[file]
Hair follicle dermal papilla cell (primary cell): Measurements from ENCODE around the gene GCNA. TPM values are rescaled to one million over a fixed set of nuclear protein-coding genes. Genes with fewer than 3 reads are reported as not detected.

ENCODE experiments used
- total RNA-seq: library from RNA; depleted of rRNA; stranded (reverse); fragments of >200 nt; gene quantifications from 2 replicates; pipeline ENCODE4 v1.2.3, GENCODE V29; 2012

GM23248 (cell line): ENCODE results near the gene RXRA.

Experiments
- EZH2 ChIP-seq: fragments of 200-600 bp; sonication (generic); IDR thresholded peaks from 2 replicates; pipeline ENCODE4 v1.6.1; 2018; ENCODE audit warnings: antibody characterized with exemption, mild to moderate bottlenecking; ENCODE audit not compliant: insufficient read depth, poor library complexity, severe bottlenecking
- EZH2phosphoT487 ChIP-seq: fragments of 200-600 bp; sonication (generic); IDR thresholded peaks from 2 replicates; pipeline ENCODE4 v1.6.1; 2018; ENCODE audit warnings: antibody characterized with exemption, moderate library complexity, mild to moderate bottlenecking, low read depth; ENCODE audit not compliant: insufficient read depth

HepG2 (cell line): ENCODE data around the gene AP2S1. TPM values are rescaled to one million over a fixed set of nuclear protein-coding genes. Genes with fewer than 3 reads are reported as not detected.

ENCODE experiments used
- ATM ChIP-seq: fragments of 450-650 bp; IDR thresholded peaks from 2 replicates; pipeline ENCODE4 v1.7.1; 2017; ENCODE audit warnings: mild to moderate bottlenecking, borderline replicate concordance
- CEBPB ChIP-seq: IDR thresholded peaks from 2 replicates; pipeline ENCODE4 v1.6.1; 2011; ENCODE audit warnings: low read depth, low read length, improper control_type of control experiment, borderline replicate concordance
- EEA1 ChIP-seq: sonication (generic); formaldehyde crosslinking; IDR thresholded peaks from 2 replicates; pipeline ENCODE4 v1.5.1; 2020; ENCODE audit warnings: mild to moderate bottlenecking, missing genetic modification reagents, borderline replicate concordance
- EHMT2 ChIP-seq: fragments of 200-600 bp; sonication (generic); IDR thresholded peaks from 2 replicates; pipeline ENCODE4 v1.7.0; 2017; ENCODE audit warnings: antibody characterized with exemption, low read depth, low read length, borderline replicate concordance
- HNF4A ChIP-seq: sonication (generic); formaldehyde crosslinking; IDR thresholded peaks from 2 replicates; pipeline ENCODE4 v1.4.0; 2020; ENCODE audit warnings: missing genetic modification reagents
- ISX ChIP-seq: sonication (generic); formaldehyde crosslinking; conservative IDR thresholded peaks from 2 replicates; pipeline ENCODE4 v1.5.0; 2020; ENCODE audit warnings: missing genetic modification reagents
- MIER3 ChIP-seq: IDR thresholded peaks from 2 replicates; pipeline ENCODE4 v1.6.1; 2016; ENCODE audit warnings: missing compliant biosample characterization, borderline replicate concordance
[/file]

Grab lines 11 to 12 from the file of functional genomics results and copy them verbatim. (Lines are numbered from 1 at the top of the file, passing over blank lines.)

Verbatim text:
- CEBPB ChIP-seq: IDR thresholded peaks from 2 replicates; pipeline ENCODE4 v1.6.1; 2011; ENCODE audit warnings: low read depth, low read length, improper control_type of control experiment, borderline replicate concordance
- EEA1 ChIP-seq: sonication (generic); formaldehyde crosslinking; IDR thresholded peaks from 2 replicates; pipeline ENCODE4 v1.5.1; 2020; ENCODE audit warnings: mild to moderate bottlenecking, missing genetic modification reagents, borderline replicate concordance